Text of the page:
CS Lewis argued that every religion has a flood story, a virgin, a savior figure, because they are all mirroring, echoing, reaching for the truth. In This Is Our Time Trevin Wax expands on this argument and gives it legs. The crux of the book is that every human, whether atheist, agnostic, muslim, jew, Christian, evangelical possesses an innate longing for God, and this longing will out, no matter what our human minds tell us to do with it. He argues that the root of every modern pre-occupation, obsession, idol if you will, is this longing, this desire. The Christian will recognize this as a longing for the creator of the universe, whilst someone might recognize it as a longing for success, possessions, sex, recognition, popularity. The key to every human fault and fallacy, to every human accomplishment and goal is this longing for God.
With not a hint of sarcasm, judgement or evangelical bluster, Wax waxes poetic on modern concerns and their place in the bigger story of this longing for God. He whittles social media down to a desire to know and be known, which is revealed as the longing of every human heart to know and be known by God. He tells stories I am familiar with, of social media and Game of Thrones, but then tells me stories of North Pole expeditions and a pastor from 1777 of which I am not familiar, but all of these things, all of his ideas, his anecdotes, all point to this underlying idea that the world longs for God, and whether it intends to or not expresses that longing in an abundance of forms. In the media we consume, in our pursuit of happiness, in our desire for consumerist advancement, what we really long for is God.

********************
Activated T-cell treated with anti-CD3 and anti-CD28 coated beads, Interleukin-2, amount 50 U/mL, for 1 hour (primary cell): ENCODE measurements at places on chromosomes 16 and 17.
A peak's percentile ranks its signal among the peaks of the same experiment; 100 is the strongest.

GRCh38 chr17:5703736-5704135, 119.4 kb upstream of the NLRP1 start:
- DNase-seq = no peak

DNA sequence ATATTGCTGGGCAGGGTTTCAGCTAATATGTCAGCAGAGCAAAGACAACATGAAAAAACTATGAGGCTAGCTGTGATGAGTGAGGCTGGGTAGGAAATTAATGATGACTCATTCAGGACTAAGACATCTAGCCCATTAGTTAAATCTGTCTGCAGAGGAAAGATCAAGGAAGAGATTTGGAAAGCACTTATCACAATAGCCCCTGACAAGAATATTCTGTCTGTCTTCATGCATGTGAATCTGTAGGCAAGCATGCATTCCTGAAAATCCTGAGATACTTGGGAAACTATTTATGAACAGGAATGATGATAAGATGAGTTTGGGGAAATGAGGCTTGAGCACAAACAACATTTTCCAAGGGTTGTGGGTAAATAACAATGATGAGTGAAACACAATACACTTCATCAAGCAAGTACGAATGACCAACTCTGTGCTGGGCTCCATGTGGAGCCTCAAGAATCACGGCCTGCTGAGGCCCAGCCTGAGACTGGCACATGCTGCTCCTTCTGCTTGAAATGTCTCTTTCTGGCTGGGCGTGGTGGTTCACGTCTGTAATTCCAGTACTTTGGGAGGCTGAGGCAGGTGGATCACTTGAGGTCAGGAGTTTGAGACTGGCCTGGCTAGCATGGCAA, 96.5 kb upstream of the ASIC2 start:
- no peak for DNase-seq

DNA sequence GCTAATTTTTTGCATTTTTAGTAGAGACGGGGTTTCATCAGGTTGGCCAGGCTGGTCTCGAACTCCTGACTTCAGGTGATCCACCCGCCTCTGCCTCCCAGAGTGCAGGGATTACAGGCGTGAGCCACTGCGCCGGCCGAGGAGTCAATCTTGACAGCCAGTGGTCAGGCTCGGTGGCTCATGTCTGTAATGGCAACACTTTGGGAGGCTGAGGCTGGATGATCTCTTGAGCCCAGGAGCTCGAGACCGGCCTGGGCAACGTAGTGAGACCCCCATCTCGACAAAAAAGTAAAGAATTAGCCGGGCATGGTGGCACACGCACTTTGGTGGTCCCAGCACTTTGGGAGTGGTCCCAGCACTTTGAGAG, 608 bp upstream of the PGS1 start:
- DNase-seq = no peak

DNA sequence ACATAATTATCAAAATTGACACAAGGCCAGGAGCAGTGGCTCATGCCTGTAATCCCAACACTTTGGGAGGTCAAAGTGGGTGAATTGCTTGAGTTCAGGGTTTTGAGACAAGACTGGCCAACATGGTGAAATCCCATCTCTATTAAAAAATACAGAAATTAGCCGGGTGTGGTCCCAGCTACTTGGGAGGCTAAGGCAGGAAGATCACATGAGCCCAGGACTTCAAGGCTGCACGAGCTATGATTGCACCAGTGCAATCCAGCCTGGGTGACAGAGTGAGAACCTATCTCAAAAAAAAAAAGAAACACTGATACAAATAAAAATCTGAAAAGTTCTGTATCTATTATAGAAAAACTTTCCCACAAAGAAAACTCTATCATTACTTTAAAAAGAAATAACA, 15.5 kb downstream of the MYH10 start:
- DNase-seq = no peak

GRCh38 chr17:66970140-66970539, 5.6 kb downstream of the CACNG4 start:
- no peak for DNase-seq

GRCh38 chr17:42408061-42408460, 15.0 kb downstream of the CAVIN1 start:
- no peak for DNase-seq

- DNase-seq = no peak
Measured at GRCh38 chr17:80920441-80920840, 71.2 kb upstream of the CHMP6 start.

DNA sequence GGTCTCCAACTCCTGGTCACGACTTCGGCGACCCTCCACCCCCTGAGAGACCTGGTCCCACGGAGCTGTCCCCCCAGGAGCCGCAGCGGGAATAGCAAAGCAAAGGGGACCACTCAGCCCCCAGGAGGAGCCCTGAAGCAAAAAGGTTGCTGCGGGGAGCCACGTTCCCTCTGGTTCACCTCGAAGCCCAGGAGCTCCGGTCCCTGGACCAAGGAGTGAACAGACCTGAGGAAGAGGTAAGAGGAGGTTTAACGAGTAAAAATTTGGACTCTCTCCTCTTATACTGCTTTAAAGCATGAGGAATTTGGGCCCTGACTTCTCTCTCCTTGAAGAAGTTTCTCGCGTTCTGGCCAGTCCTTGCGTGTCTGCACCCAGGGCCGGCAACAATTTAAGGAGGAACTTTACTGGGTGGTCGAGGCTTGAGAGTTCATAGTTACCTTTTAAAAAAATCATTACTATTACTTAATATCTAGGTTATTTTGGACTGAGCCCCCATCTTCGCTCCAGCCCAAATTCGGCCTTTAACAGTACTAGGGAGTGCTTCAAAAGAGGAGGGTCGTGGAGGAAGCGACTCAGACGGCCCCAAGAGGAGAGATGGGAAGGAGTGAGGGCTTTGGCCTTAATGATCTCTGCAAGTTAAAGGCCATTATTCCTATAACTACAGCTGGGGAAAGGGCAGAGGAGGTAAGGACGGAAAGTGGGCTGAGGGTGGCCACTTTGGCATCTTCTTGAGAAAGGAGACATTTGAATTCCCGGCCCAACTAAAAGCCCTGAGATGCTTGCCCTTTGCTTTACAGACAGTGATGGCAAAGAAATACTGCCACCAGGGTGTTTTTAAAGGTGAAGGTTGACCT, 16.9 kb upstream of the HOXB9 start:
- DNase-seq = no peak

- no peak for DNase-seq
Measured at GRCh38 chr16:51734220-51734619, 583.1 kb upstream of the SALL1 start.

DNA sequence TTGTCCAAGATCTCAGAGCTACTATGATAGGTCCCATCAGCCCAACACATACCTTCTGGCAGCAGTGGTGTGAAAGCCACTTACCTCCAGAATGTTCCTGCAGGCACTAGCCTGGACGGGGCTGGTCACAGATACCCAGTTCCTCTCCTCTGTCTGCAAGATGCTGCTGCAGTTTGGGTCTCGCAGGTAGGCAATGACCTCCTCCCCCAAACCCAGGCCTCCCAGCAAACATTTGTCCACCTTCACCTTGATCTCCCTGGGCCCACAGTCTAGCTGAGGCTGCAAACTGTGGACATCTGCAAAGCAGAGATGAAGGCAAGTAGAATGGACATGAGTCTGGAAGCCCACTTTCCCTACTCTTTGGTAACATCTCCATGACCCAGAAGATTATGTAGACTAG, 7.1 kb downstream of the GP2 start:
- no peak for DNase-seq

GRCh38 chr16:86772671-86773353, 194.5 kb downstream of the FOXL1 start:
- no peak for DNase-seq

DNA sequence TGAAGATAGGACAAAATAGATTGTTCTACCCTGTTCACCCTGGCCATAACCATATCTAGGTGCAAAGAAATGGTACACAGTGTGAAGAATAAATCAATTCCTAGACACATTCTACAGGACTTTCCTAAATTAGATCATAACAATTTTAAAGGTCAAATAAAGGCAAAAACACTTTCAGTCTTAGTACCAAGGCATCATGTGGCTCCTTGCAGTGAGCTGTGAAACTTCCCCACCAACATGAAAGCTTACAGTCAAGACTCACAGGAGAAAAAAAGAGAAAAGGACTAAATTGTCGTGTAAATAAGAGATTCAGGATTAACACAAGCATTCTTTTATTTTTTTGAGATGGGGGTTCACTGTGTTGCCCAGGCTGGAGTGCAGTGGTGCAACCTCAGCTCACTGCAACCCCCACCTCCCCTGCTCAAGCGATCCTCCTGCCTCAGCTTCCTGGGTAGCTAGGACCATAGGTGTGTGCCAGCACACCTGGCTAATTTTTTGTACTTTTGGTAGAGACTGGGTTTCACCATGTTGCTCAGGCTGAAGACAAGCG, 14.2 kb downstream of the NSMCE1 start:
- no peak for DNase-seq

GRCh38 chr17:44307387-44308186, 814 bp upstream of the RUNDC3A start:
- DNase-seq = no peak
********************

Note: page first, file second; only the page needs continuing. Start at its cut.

I warn you, this book is not for the feint of heart. It is so well written, and so full of scripture (done so well in the footnotes, which feel more like a dig deeper chapter than scripture in hiding), that it is easy to read in the sense that the words just fall onto your heart and mind. It is full of anecdotes and insight that make it a pleasure to read. But this is not to be read lightly, it will shift the way you look at yourself in this world we live in. It challenges and encourages, it admonishes and offers useful instruction. It will show you the longing in your life, and where that longing is actually directed, while you make every attempt to misdirect it. This book will bear reading again and again in different seasons of my life. It is so culturally relevant right now, but universally applicable. The longing of this book appears to be countercultural, whether you place your cultural stock in things, love, politics or evangelicalism, Wax expresses a faith that is counter to anything not longing for God’s glory, consider me on board.